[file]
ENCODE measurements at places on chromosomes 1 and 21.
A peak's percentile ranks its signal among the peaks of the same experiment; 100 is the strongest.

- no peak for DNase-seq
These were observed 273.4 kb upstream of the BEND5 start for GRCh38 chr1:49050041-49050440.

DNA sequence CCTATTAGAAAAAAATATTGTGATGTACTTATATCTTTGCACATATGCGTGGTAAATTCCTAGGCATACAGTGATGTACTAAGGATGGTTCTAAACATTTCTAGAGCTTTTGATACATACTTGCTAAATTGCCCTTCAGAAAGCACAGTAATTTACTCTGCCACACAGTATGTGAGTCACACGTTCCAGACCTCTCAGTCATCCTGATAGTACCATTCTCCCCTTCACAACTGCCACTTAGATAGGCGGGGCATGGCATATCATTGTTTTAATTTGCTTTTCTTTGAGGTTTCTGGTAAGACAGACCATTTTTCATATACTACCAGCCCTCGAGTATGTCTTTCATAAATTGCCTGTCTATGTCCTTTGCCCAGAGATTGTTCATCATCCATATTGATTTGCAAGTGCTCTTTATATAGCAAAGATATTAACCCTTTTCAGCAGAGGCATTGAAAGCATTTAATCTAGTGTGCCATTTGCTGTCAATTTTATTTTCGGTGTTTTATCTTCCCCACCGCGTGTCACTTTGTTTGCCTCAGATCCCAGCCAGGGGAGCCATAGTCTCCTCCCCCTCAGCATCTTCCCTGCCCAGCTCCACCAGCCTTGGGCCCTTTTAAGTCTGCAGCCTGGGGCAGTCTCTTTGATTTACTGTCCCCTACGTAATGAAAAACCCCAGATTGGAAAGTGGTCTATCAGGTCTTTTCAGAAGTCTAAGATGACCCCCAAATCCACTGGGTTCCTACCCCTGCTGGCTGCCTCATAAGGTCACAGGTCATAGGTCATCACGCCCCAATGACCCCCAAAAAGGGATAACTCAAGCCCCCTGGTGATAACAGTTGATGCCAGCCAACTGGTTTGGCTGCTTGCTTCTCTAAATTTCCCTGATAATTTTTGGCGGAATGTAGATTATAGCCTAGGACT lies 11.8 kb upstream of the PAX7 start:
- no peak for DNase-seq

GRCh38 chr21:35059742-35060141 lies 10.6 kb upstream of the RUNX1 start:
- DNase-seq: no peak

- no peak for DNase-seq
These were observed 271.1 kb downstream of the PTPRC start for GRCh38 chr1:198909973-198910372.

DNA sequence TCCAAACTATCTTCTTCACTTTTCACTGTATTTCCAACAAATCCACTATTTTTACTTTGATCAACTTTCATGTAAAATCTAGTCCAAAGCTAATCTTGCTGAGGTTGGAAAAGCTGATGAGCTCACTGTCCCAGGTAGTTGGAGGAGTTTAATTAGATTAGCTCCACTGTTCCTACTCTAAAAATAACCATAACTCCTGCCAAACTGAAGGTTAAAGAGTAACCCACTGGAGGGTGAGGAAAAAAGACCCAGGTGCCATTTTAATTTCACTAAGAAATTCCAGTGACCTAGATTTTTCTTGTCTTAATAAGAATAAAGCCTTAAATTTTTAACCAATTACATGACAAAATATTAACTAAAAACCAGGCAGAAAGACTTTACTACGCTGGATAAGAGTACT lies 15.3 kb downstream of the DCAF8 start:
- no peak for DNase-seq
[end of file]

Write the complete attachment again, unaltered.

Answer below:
ENCODE measurements at places on chromosomes 1 and 21.
A peak's percentile ranks its signal among the peaks of the same experiment; 100 is the strongest.

- no peak for DNase-seq
These were observed 273.4 kb upstream of the BEND5 start for GRCh38 chr1:49050041-49050440.

DNA sequence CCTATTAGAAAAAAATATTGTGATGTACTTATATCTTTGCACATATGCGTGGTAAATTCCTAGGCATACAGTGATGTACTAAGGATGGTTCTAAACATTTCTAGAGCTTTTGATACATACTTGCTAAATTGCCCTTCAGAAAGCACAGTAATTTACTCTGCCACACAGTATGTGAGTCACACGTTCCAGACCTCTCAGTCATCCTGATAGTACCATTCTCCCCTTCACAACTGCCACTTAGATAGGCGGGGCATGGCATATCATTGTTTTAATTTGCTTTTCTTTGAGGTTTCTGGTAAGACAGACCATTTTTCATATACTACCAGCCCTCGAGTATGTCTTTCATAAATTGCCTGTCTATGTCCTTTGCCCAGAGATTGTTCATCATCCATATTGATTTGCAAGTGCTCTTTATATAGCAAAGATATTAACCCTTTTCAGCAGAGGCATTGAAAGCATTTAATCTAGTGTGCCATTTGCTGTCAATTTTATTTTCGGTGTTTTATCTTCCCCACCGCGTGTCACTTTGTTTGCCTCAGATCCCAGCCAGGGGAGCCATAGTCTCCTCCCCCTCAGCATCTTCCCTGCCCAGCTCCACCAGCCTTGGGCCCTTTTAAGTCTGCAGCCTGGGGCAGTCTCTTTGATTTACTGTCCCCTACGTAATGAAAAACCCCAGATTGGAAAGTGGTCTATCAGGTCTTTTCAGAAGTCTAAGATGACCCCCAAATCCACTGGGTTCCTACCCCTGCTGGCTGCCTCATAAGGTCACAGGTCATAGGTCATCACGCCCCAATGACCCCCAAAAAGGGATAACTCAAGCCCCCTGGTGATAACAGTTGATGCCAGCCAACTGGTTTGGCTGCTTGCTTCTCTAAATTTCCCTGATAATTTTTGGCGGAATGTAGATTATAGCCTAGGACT lies 11.8 kb upstream of the PAX7 start:
- no peak for DNase-seq

GRCh38 chr21:35059742-35060141 lies 10.6 kb upstream of the RUNX1 start:
- DNase-seq: no peak

- no peak for DNase-seq
These were observed 271.1 kb downstream of the PTPRC start for GRCh38 chr1:198909973-198910372.

DNA sequence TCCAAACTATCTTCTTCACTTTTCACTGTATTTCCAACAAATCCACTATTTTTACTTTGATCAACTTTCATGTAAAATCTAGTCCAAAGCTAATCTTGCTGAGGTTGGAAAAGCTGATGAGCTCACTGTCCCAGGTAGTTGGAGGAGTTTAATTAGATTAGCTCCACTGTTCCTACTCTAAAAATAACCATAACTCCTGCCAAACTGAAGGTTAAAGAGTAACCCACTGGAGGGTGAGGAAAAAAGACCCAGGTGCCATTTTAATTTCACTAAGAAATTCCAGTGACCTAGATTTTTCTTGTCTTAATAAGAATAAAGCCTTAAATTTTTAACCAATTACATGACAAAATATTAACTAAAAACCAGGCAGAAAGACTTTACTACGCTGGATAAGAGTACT lies 15.3 kb downstream of the DCAF8 start:
- no peak for DNase-seq